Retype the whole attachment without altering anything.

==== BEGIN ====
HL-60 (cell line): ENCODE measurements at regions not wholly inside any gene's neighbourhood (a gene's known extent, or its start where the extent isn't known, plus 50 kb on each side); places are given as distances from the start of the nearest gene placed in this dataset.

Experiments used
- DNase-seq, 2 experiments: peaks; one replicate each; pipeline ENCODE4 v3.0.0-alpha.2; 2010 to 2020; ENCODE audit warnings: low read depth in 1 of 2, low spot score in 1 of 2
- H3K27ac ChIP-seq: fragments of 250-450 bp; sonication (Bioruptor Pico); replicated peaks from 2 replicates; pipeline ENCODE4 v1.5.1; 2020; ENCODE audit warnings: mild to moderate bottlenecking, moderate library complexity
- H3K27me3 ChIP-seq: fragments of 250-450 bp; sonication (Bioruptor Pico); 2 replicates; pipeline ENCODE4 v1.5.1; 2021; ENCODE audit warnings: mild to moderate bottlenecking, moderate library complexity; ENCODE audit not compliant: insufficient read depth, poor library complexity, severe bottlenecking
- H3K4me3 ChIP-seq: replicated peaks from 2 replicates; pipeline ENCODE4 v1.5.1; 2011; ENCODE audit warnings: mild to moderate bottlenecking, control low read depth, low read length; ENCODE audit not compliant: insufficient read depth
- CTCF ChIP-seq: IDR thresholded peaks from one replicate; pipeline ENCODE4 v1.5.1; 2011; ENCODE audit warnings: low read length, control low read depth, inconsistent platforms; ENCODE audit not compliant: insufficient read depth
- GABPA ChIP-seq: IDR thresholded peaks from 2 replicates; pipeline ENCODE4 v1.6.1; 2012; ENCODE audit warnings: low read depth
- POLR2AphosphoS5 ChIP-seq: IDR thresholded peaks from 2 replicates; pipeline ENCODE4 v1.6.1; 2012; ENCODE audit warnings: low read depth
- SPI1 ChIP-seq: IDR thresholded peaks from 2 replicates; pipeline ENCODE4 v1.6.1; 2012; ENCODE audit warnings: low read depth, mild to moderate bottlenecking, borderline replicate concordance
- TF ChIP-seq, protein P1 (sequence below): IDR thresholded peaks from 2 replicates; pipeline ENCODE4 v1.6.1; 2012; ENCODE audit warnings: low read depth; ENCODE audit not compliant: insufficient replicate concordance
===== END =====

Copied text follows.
HL-60 (cell line): ENCODE measurements at regions not wholly inside any gene's neighbourhood (a gene's known extent, or its start where the extent isn't known, plus 50 kb on each side); places are given as distances from the start of the nearest gene placed in this dataset.

Experiments used
- DNase-seq, 2 experiments: peaks; one replicate each; pipeline ENCODE4 v3.0.0-alpha.2; 2010 to 2020; ENCODE audit warnings: low read depth in 1 of 2, low spot score in 1 of 2
- H3K27ac ChIP-seq: fragments of 250-450 bp; sonication (Bioruptor Pico); replicated peaks from 2 replicates; pipeline ENCODE4 v1.5.1; 2020; ENCODE audit warnings: mild to moderate bottlenecking, moderate library complexity
- H3K27me3 ChIP-seq: fragments of 250-450 bp; sonication (Bioruptor Pico); 2 replicates; pipeline ENCODE4 v1.5.1; 2021; ENCODE audit warnings: mild to moderate bottlenecking, moderate library complexity; ENCODE audit not compliant: insufficient read depth, poor library complexity, severe bottlenecking
- H3K4me3 ChIP-seq: replicated peaks from 2 replicates; pipeline ENCODE4 v1.5.1; 2011; ENCODE audit warnings: mild to moderate bottlenecking, control low read depth, low read length; ENCODE audit not compliant: insufficient read depth
- CTCF ChIP-seq: IDR thresholded peaks from one replicate; pipeline ENCODE4 v1.5.1; 2011; ENCODE audit warnings: low read length, control low read depth, inconsistent platforms; ENCODE audit not compliant: insufficient read depth
- GABPA ChIP-seq: IDR thresholded peaks from 2 replicates; pipeline ENCODE4 v1.6.1; 2012; ENCODE audit warnings: low read depth
- POLR2AphosphoS5 ChIP-seq: IDR thresholded peaks from 2 replicates; pipeline ENCODE4 v1.6.1; 2012; ENCODE audit warnings: low read depth
- SPI1 ChIP-seq: IDR thresholded peaks from 2 replicates; pipeline ENCODE4 v1.6.1; 2012; ENCODE audit warnings: low read depth, mild to moderate bottlenecking, borderline replicate concordance
- TF ChIP-seq, protein P1 (sequence below): IDR thresholded peaks from 2 replicates; pipeline ENCODE4 v1.6.1; 2012; ENCODE audit warnings: low read depth; ENCODE audit not compliant: insufficient replicate concordance